JOURNAL ARTICLE

[Arthroscopic stabilization of a primary traumatic dislocation of the glenohumeral joint]

L Pasa, V Pokorný, P Visna, P Nestrojil, R Hart, S Kalandra
Acta Chirurgiae Orthopaedicae et Traumatologiae Cechoslovaca 2004, 71 (3): 142-6
15307298

PURPOSE OF THE STUDY: The authors present their experience with arthroscopic stabilization of a primary traumatic dislocation of the glenohumeral joint in young patients.

MATERIAL: In up to 80% of patients younger than 25 years, traumatic dislocation of the glenohumeral joint is associated with its recurrence within one year of treatment even in well performed conservative therapy. Repeated dislocations gradually damage the joint and eventually result in the development of arthritis. The articular capsule becomes loose, glenoid surface is reduced and cartilage of the humeral head is affected. Repeated dislocation, reduction and immobilization are causes of patients' discomfort as well as morbidity. For these reasons, the stabilization of recurrent dislocations of the glenohumeral joint is performed by an open procedure or, most recently, arthroscopic method. Arthroscopic stabilization of a primary traumatic dislocation of the glenohumeral joint is an invasive yet gentle method that permits an exact reconstruction of the injured articular capsule and provides good conditions for complete healing of the affected tissues.

METHOD: In order to prevent dislocations from recurring, we offered to perform minimal invasive arthroscopic stabilization in 30 patients who had undergone reduction of a primary dislocation of the glenohumeral joint in the 1999/2001 period. Of these, 18 (45%) accepted this offer. In 11 men and 7 women (average age, 22 years) 12 right and six left glenohumeral joints were treated arthroscopically with the use of absorbable or non-absorbable sutures. The procedure was performed at 2 to 7 days after injury and reduction. The joint was immobilized in an elastic Desault bandage for 6 weeks, but with exercising the elbow. From the 4th postoperative week, the glenohumeral joint was passively exercised in the sagittal plane, but abduction and external rotation were avoided. From the 7th week on, the joint was exercised to achieve its full range of motion.

RESULTS: The patients were followed up for 12 to 26 months. No repeated dislocation occurred. The range of motion comparable with the contralateral healthy joint was achieved in all patients by 12 weeks after surgery. One patient with a combined injury involving fracture of the first lumbar vertebra with signs of articular fibrosis underwent redress of the glenohumeral joint under general anesthesia at 6 weeks after arthroscopy. All patients returned to their previous everyday life, working and sports activities.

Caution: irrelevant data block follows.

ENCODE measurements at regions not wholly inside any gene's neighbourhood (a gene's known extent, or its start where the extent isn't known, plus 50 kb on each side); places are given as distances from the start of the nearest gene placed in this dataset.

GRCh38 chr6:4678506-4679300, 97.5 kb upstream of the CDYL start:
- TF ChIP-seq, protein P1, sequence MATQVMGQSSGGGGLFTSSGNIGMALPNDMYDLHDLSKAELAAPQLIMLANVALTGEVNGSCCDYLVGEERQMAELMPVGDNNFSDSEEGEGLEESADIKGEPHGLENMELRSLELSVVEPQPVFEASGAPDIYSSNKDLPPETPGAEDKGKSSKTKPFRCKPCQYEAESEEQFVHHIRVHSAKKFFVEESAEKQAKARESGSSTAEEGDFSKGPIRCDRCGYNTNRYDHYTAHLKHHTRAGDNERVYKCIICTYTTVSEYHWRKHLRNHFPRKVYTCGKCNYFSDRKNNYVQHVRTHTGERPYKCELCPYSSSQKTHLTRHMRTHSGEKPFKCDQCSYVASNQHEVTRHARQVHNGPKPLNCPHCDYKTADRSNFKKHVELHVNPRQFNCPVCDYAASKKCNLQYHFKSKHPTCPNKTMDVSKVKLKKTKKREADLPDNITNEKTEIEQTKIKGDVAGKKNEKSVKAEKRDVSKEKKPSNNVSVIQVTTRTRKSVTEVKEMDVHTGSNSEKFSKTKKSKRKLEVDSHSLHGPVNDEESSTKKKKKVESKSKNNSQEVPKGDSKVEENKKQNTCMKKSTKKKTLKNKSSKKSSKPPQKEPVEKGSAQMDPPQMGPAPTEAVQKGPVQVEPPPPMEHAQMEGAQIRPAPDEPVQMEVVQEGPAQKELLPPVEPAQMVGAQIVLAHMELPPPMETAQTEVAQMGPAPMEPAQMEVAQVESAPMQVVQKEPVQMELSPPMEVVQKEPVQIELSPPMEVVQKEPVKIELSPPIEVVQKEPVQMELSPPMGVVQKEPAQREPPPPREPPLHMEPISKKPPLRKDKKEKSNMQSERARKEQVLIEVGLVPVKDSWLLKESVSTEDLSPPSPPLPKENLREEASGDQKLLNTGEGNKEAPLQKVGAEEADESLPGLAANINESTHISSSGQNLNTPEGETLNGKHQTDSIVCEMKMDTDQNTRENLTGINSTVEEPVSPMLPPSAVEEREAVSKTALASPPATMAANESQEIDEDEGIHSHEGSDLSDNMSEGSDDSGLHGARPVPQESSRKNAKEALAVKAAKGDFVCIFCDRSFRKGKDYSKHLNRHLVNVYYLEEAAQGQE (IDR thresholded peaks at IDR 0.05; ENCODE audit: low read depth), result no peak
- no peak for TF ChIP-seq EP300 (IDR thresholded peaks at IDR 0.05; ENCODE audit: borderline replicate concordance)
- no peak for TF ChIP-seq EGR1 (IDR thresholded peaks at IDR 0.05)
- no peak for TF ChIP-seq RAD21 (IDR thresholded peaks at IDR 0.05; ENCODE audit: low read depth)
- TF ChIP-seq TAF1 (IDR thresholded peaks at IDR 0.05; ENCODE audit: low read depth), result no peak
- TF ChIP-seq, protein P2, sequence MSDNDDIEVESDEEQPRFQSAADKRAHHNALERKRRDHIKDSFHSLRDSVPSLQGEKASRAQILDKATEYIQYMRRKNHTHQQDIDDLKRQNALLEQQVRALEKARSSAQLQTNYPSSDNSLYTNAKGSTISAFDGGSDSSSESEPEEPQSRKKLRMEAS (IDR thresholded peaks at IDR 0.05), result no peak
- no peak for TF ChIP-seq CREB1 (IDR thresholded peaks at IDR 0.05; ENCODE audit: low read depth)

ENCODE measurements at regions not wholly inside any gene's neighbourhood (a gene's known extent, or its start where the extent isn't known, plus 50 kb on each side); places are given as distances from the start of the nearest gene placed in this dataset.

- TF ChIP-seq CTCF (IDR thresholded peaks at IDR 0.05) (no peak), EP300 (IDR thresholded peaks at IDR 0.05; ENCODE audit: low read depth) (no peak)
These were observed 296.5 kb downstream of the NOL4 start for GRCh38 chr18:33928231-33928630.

DISCUSSION: Arthroscopic stabilization of the glenohumeral joint is an invasive though gentle method which, when exactly performed and followed by adequate postoperative rehabilitation, can considerably or even completely reduce recurrence of joint dislocation. Its disadvantages include costs of surgery and hospital stay, and a risk of potential intra- or post-operative complications. The statistical evaluation of primary dislocations in young patients showed that, in 80% of them, recurrent dislocations would probably require surgical treatment. In addition, a joint suffering from repeated dislocation may develop lesions to such an extent that dislocation may continue to recur even after surgical treatment; this happens in about 10% of the cases. Our estimate was that only 20% of the patients with primary traumatic dislocation (ruptured articular capsule) would not be in need of further repair. However, it was impossible to determine who they would be. Our results, i. e., the absence of recurrent dislocations, suggest a way of reducing the recurrence of dislocations following a primary injury of the glenohumeral joint.

CONCLUSIONS: Arthroscopic stabilization of a primary traumatic dislocation of the glenohumeral joint in young patients (under 25 or maximally 30 years of age) is the method that allows us, invasively but with a good outcome, to reduce a high number of post-traumatic dislocations and to return sporting and/or manually working subjects to their previous way of life.

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